Moving Towards a Quantitative Assessment Method for Characterizing Surface Damage to Hospital Assets from Manual Disinfection

Peter Teska1

1Global Infection Prevention Application Expert, Diversey Inc, USA

Introduction: In this presentation, the learners will be exposed to a series of studies that have investigated the issue of surface damage and a discussion of several common methods currently used for assessing surface damage including the strengths and limitations of these methods. The difference between mechanical and chemical surface damage will be discussed and demonstrated visually through microscopy images.

A quantitative method of characterizing surface damage is proposed and data is presented for a range of common healthcare disinfectants on a number of typical healthcare surfaces to demonstrate how this characterization method can provide insights into the degree of compatibility between a disinfectant and a surface while also considering the general compatibility between a surface and a range of disinfectants. Lastly, the presentation shows the results of a recent study that used the proposed characterization method to compare a range of commercial disinfectant wipes (names removed) on a range of surfaces to show how certain surfaces are inherently at a higher risk of surface damage, regardless of the disinfectant wipe that is being used.

Methods: A convenience sample of 6 disinfectant wipes were applied to 7 surfaces using a machine made to simulate manual wiping. Surfaces were wiped 200 and 400 times before being analysed by water contact angle, FTIR, optical microscopy, and AFM or Optical Profilometry.

Results/Conclusions: All disinfectants showed some damage to the various surfaces, with some surfaces showing significant amounts of damage, while others showed minimal damage. Water contact angle proved to be a simple test to show damage has occurred and the other methods were useful in characterizing the type of damage and degree of damage that occurred.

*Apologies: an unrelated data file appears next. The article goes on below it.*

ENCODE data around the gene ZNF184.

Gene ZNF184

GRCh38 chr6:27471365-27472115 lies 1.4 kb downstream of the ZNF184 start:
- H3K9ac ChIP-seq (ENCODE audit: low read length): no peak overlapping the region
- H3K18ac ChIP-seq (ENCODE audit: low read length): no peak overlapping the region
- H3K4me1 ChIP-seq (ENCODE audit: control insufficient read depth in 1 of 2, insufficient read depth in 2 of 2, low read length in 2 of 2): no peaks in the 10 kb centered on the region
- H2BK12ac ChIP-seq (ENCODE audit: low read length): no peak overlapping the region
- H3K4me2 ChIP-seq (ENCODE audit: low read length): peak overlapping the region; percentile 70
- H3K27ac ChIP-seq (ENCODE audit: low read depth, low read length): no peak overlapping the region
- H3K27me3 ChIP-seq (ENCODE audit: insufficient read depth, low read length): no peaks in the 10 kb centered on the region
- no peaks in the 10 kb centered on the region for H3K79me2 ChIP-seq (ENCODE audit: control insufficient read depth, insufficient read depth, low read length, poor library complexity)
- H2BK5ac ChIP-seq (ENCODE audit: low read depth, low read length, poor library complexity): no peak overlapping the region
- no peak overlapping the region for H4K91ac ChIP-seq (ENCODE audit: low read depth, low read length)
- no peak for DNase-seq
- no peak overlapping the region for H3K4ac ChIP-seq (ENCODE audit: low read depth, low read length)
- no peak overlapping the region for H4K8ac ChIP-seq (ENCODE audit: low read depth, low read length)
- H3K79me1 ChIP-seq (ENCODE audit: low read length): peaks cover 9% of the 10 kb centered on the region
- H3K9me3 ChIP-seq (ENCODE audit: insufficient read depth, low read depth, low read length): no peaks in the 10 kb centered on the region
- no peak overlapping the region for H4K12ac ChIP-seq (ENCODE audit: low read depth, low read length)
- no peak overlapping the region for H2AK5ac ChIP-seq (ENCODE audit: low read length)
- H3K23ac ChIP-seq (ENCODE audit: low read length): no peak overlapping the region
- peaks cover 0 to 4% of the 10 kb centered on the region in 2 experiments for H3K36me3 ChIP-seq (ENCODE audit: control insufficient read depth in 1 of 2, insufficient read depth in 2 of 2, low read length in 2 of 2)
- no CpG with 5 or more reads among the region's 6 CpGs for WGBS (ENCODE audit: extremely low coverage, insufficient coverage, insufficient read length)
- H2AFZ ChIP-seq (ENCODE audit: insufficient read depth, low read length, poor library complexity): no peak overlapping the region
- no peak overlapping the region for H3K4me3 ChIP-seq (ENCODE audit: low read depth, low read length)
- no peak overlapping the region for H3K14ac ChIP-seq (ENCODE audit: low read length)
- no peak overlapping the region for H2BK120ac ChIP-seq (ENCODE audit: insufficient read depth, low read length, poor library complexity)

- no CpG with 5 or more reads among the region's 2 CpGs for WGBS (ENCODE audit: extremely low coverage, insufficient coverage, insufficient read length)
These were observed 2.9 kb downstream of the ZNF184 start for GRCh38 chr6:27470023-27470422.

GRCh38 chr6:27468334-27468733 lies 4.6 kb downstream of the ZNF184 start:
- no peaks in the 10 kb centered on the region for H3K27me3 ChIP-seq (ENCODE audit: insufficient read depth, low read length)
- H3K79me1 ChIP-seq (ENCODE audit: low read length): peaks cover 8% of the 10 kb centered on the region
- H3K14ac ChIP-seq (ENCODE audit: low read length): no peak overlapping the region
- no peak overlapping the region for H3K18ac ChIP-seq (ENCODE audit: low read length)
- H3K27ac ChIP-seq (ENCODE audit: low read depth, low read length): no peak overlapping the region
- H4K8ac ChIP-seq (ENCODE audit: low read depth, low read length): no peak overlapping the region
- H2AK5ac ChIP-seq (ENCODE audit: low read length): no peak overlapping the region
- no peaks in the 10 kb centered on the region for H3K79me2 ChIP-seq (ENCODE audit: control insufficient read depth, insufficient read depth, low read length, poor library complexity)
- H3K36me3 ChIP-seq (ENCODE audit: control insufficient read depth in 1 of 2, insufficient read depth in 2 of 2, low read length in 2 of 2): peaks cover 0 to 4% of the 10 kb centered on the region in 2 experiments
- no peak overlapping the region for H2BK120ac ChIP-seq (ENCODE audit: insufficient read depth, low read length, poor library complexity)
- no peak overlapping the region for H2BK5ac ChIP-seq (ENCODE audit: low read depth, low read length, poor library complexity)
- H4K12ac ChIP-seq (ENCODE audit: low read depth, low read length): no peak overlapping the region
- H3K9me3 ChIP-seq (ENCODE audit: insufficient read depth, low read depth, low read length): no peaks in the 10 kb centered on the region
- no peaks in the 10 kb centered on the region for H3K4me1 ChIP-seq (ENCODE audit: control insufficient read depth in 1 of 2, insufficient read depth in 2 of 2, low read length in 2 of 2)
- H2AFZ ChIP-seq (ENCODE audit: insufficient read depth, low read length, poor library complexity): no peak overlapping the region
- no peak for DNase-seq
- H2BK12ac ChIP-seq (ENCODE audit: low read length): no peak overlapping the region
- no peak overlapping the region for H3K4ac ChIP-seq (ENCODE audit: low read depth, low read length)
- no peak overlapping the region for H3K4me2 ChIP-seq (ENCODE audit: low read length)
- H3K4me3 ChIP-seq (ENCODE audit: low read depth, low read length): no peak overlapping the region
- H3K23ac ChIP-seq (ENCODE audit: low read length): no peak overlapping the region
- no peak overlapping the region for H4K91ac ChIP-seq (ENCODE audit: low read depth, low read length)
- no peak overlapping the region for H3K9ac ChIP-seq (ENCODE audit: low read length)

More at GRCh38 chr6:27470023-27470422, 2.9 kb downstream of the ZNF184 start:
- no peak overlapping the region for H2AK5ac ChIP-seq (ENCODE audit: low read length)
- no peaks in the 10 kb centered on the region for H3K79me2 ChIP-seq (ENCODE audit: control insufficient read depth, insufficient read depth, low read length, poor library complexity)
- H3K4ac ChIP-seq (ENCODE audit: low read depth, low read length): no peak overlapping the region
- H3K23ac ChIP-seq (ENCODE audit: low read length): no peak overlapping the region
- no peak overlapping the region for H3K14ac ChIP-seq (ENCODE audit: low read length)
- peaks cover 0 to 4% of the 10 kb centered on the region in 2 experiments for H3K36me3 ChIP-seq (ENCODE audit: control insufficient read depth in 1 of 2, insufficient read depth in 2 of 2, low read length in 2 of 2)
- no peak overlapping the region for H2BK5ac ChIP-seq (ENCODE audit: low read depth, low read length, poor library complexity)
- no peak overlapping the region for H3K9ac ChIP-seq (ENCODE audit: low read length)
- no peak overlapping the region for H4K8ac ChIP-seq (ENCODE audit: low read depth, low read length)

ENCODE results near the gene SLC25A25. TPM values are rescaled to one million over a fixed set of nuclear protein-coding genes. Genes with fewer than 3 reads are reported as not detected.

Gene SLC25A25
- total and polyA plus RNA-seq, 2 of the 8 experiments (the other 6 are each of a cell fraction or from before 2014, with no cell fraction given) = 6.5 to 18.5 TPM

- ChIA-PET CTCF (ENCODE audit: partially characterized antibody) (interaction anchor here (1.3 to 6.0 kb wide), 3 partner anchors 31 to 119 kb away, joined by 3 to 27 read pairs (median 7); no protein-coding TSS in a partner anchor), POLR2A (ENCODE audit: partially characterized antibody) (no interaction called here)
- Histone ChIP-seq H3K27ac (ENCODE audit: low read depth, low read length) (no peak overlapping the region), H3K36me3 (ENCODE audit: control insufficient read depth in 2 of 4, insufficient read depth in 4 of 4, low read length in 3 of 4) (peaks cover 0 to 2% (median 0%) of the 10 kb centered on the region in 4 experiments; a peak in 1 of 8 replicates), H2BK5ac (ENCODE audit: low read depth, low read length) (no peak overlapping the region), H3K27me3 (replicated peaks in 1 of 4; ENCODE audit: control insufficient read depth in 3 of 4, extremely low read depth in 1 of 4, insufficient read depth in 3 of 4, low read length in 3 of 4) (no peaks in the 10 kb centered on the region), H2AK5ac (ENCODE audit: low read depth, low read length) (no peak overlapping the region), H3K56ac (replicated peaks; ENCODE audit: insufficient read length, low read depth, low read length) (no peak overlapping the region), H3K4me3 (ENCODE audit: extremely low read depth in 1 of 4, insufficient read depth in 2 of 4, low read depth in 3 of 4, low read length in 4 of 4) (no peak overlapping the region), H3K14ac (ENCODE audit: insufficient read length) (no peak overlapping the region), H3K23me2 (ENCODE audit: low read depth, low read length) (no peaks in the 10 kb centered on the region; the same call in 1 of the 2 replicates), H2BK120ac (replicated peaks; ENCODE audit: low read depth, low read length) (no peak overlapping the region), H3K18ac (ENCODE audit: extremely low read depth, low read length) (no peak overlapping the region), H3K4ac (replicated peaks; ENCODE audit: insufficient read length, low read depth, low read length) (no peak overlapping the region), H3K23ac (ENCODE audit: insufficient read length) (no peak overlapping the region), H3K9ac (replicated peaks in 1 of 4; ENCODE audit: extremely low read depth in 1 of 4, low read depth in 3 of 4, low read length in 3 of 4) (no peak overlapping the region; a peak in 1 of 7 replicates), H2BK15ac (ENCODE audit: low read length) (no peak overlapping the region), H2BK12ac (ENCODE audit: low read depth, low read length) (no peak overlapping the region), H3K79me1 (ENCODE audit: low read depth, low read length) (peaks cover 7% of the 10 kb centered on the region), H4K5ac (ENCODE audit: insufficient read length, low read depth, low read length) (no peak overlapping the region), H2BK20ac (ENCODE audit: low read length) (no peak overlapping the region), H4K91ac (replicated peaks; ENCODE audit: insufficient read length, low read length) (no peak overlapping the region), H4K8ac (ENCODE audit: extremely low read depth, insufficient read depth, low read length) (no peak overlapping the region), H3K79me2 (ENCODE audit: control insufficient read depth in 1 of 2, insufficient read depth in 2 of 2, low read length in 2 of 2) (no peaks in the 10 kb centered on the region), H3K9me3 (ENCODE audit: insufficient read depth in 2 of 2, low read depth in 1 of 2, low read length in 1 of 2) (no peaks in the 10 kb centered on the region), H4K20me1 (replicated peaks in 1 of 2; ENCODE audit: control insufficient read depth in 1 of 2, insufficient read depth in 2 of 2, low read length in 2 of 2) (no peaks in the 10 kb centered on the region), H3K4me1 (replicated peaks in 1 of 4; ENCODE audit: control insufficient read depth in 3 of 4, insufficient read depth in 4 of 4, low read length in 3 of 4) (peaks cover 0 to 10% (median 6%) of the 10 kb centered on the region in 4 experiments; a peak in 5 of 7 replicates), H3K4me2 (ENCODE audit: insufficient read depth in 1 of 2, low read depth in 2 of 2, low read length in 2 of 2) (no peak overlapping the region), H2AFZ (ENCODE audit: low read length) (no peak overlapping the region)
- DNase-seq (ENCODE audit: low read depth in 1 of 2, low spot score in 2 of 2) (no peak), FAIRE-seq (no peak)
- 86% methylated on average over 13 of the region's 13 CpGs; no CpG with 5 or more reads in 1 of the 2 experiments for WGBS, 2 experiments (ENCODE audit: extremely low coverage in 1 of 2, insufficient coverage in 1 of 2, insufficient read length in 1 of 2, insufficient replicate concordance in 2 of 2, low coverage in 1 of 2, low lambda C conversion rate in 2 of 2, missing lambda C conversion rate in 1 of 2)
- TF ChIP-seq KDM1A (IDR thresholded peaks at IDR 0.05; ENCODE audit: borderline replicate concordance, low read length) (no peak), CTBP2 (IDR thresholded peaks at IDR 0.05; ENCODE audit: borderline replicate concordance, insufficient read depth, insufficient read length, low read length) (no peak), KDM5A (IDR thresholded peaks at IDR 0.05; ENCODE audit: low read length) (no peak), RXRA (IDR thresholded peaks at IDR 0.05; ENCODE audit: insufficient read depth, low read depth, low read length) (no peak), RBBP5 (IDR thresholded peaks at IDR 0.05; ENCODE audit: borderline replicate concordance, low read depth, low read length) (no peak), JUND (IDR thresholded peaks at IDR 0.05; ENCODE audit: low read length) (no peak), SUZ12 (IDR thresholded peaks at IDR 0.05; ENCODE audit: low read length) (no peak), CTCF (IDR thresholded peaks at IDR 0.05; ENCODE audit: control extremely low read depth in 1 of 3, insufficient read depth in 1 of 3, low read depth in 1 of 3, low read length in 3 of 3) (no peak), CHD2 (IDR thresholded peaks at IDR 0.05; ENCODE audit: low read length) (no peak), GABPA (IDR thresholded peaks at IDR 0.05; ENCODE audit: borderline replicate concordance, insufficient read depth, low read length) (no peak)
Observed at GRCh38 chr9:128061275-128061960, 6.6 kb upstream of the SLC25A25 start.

Learning Objectives:

  1. We will review a series of studies from the literature to ensure the learners have a solid evidence base for the discussion.
  2. We will discuss a proposed quantitative surface damage characterization method that can be used to measure the amount of surface damage an asset has experienced.
  3. We will review data from a recent study that applied this damage characterization method.


Peter Teska currently works for Diversey Inc as the Global Infection Prevention Application Expert. In his role he leads Diversey’s external research, provides customer support on Infection Prevention issues related to environmental hygiene, writes technical literature and documents, presents at Infection Prevention events, monitors the scientific literature related to environmental hygiene, provides technical support to the portfolio teams in development of innovations, and provides training to Diversey’s employees and customers. He has worked as a supplier to the Healthcare industry for 23+ years, having worked in a range of technical and product marketing roles in his career.

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